2 min read
Ten second summary:
Familiar and new features of lesser known languages inform how we understand language as a whole.
Emily Gasser's interest in linguistics started with taking several language courses in high school and noticing groups of similarities and differences across languages. She decided on a linguistics major after a Swarthmore First Year Seminar experience. The field of modern linguistics explores possible forms of human languages and develops theories regarding why languages look or don't look a particular way.
Emily explores these questions by studying the Austronesian language of Wamesa with an estimated 5000 native speakers remaining. Since little is known about the language, and it was almost entirely undocumented prior to Emily's PhD dissertation, her research focuses on documenting phonology and morphology of Wamesa and drawing connections to related language. Emily identified three unusual features of Wamesa rarely found in related languages: noun phrase word order, changes in sound patterns that do not apply to the larger sound groups, and infixation. As Emily continues to explore features of the Wamesa language, she plans to compare Wamesa to similar languages in the region and determine how well Wamesa matches with larger linguistic theories about human languages. Current research challenges include a lack of data for comparative studies and numerous competing theories for language features.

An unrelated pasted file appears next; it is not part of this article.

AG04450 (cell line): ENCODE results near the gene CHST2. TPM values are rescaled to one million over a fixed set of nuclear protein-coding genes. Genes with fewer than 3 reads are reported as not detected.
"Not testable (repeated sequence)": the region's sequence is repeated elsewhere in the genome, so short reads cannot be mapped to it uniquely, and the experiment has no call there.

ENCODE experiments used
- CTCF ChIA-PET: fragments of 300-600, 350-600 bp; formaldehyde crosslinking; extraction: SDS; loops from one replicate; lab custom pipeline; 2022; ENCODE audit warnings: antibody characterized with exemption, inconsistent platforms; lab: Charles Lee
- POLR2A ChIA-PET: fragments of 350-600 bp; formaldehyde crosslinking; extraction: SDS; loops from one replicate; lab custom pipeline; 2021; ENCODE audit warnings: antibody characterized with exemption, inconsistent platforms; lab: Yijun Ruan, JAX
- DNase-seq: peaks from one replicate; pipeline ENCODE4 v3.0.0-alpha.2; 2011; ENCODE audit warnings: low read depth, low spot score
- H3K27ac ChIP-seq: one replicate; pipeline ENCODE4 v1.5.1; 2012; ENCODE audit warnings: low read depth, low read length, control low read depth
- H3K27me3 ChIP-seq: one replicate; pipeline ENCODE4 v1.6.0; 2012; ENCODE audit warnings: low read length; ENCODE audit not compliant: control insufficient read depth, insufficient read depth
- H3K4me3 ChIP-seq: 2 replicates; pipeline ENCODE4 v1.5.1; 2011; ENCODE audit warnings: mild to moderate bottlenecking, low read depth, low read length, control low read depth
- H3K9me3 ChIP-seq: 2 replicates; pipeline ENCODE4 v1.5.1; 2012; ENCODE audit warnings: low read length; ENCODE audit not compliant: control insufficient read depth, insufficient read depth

In teaching linguistics, Emily encourages and teaches students to become good pattern matchers by looking at data and recognizing common rules. In native languages, these rules are often learned subconsciously, so Emily encourages students to become more introspective of their native language in addition to applying their new skills to previously unseen languages.